Despite demands from Moscow and Washington, Lukashenko said he would not get rid of highly enriched uranium, the daily said. The president returned in his speech to the topic he mentioned during his trip to the Gomel region last week.
Kommersant agrees that Lukashenko may be trying to force the Russian leadership to support his candidacy in the presidential election. But after his address “it is difficult to believe that his candidacy will be the Kremlin’s choice in that election,” it added.
Despite the criticism, Belarus is ready to resume full-fledged cooperation with Russia, Nezavisimaya Gazeta daily said. Lukashenko did not try to offend the Russian leadership, State Duma Deputy Konstantin Zatulin told the paper.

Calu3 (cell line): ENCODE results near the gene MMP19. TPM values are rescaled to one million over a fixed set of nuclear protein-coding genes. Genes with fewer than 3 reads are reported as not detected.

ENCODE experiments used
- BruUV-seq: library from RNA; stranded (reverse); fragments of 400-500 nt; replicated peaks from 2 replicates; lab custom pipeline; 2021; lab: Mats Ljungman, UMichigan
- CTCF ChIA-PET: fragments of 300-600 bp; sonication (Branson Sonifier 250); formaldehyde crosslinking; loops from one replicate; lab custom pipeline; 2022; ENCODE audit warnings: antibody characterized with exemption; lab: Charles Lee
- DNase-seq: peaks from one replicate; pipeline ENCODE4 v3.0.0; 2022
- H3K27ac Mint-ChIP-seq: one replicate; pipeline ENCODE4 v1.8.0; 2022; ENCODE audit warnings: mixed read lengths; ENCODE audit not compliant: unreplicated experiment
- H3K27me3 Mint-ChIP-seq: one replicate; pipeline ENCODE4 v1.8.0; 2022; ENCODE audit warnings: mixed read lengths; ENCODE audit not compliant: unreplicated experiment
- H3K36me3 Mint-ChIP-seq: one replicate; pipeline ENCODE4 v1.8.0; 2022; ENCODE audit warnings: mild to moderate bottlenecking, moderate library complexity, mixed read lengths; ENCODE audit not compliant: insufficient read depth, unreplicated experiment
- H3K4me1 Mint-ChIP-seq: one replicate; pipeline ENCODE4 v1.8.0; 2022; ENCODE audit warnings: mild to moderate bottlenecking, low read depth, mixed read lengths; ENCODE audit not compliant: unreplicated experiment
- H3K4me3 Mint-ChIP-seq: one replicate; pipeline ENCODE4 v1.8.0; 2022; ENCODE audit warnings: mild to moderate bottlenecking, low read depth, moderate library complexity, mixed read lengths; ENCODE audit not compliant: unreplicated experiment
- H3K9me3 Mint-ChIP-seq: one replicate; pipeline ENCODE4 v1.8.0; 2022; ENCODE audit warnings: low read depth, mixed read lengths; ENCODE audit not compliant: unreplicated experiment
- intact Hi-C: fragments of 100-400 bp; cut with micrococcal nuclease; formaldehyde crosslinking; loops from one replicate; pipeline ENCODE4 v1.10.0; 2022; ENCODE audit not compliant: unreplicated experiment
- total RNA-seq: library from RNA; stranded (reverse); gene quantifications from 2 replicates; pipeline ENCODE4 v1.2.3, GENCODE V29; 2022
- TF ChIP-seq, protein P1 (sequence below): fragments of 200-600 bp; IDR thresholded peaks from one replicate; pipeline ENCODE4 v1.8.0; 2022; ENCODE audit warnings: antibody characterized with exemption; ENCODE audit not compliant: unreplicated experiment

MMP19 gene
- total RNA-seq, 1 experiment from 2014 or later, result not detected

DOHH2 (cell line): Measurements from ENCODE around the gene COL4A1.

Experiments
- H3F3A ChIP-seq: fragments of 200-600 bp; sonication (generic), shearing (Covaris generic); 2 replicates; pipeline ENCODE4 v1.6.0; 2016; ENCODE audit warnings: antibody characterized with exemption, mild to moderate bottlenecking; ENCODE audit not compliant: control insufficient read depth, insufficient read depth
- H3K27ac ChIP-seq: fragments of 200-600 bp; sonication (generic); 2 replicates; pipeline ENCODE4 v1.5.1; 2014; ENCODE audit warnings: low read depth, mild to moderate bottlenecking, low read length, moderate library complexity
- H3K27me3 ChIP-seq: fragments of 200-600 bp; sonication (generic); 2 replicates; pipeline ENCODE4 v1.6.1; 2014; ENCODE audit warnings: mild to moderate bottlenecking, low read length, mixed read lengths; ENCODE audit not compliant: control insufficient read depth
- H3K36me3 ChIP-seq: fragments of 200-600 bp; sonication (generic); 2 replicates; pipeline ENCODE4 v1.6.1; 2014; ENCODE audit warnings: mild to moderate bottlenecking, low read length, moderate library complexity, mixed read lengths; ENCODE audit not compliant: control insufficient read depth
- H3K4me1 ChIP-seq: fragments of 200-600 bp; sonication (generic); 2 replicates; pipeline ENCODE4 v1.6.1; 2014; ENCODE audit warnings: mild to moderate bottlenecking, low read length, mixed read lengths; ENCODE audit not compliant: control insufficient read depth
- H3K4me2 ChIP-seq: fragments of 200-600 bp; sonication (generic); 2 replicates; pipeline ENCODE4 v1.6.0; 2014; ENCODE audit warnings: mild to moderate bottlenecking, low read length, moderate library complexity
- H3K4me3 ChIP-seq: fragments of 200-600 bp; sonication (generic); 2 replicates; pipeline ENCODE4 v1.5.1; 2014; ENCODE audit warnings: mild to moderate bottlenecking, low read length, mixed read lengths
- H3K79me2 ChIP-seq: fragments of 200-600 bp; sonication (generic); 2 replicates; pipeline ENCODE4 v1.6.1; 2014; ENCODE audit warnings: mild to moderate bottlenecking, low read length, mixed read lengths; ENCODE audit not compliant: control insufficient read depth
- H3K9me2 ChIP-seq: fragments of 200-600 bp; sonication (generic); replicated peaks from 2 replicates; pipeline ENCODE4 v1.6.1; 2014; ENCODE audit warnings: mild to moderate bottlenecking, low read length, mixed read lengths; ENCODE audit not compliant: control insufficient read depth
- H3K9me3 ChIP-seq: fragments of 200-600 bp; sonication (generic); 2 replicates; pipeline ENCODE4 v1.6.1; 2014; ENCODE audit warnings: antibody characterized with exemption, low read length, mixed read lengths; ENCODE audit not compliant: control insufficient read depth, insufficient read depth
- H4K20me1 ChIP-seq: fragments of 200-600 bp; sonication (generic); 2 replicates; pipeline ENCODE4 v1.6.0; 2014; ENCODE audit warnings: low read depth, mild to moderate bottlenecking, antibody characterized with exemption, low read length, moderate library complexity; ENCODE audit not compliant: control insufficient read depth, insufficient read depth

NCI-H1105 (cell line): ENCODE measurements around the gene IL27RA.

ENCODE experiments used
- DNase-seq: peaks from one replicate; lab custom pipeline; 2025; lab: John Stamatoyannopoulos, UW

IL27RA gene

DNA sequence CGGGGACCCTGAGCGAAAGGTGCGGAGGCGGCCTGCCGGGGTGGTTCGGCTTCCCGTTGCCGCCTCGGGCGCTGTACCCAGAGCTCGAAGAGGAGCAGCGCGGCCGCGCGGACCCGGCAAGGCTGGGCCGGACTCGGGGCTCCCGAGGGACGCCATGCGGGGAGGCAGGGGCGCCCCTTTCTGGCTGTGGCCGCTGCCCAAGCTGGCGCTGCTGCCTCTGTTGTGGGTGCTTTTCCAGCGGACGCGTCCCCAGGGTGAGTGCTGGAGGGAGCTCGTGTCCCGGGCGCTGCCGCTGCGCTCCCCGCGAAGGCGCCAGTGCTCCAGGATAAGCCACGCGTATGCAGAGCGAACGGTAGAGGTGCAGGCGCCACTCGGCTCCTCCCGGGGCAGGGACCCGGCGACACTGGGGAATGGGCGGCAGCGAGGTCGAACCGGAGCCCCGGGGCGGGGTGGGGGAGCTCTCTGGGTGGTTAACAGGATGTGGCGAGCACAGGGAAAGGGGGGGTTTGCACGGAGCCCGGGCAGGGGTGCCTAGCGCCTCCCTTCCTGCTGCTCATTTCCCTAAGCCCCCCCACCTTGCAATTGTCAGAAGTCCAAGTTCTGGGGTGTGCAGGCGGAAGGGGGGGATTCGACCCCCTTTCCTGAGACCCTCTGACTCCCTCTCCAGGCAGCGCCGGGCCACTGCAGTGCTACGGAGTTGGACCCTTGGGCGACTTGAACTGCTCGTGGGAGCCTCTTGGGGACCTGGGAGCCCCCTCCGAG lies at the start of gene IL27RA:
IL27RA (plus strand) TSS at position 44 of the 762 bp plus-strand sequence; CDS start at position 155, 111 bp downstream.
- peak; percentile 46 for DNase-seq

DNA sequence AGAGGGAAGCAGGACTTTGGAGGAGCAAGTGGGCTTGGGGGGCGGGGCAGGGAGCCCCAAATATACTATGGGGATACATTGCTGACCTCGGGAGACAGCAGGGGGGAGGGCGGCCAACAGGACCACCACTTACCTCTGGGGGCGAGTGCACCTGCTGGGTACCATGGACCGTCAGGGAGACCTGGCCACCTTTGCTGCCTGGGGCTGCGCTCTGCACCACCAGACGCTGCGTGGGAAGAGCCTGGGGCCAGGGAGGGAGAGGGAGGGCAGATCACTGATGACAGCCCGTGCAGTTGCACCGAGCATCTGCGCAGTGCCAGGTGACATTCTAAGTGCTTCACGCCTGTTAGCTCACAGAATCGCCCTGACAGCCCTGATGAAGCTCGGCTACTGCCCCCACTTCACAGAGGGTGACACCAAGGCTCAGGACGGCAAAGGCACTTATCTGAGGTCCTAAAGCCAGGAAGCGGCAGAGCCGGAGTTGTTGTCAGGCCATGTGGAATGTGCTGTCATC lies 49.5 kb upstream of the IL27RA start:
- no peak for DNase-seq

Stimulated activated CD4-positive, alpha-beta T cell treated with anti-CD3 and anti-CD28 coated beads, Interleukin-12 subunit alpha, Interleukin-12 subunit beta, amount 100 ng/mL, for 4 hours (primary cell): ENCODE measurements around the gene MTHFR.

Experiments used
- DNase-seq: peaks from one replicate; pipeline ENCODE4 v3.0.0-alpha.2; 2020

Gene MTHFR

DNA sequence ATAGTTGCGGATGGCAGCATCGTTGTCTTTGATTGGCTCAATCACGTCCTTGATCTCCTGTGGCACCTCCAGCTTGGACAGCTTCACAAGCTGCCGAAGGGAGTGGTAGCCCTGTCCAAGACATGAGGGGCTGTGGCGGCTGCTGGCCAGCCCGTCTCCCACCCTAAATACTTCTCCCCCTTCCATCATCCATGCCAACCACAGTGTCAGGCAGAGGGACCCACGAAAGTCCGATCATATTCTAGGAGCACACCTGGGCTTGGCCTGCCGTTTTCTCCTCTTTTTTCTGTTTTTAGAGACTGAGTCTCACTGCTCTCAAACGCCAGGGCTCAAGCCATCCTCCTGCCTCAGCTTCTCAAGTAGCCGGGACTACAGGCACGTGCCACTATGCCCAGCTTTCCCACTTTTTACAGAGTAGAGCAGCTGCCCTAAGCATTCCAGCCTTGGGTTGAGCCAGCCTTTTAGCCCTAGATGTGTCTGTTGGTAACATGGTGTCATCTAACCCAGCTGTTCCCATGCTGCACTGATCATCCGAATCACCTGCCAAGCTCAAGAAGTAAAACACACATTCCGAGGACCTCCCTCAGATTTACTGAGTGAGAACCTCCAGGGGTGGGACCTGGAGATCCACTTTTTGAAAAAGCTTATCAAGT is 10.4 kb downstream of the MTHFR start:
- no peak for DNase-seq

“It was rather an attempt to call for positive actions on the eve of the meeting with Medvedev,” the deputy said. “A different matter is that he forgets about the aim of his speech, as many orators do,” he noted.
As for Bakiyev’s arrival in Minsk, “Lukashenko saved the leaders of many countries from a headache,” Zatulin believes. This concerns Moscow too, because “one former Kyrgyz president, Askar Akayev, already lives in Russia,” he said.
“The US refused to receive Bakiyev, what did he have to do? Become a guerilla warrior?” the deputy noted, adding that “Lukashenko has found an alternative way suitable for everyone.”
Russian Opinion and Analysis Review, RT